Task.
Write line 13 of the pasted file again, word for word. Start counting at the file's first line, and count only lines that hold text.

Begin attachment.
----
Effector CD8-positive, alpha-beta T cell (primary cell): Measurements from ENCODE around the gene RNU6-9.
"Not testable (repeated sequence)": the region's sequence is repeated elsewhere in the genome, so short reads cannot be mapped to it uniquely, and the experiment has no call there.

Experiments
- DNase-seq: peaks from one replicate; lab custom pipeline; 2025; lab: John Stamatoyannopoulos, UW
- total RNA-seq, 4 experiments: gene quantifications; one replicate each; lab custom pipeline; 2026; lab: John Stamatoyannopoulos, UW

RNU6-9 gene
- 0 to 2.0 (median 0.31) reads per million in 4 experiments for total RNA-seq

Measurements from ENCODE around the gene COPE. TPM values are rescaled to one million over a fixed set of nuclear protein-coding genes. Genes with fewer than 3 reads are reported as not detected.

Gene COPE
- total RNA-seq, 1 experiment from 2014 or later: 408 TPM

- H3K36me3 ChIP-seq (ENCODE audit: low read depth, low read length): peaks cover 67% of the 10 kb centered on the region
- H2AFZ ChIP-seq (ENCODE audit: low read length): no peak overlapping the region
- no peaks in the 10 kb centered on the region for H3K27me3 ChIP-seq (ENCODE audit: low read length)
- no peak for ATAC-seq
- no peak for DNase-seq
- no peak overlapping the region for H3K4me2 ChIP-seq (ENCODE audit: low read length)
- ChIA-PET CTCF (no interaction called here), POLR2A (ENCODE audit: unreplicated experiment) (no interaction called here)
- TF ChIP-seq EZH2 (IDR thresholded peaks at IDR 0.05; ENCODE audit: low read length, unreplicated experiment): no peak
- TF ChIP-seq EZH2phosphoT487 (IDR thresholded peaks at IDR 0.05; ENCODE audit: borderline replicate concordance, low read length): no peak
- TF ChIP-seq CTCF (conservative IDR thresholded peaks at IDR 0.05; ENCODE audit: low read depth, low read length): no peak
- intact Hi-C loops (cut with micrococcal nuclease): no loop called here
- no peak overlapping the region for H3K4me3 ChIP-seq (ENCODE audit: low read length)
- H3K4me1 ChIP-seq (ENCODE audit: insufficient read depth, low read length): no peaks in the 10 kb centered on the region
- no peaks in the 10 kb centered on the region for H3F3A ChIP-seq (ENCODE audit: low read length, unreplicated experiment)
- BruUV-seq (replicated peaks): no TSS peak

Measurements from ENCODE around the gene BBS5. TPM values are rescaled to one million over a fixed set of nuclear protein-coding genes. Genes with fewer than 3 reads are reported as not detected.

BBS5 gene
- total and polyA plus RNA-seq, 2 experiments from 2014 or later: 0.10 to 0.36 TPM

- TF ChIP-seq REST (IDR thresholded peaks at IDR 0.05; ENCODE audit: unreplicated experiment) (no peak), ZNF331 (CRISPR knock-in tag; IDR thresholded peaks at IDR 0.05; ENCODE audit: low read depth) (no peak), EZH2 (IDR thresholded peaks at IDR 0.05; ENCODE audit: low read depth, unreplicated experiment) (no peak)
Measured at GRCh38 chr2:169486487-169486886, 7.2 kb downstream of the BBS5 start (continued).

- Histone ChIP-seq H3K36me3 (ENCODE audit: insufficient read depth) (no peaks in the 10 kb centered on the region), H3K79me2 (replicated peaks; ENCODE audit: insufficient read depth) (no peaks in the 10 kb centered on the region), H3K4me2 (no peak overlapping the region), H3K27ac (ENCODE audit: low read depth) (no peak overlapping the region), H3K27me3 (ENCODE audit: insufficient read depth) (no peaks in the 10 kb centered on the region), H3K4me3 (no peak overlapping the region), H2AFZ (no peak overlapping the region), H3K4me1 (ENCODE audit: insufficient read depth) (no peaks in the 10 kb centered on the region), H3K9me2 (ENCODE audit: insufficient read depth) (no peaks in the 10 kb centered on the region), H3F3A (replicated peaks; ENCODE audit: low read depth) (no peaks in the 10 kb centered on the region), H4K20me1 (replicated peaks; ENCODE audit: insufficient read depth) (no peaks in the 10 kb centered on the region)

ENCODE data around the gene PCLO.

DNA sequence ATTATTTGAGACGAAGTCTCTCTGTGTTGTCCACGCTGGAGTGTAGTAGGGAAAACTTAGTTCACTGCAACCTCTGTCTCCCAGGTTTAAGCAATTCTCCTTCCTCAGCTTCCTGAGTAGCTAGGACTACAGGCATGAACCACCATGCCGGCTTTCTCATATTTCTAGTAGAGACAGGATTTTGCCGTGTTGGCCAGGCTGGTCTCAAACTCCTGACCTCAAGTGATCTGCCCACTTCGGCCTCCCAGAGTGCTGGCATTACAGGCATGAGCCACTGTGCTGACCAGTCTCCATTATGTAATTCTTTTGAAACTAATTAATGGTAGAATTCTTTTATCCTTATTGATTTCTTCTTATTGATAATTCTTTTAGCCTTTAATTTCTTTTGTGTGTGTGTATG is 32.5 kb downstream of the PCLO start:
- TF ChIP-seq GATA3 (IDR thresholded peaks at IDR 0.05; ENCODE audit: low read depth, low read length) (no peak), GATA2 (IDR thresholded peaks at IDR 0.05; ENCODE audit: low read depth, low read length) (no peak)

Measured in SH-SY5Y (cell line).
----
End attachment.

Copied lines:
- no peaks in the 10 kb centered on the region for H3K27me3 ChIP-seq (ENCODE audit: low read length)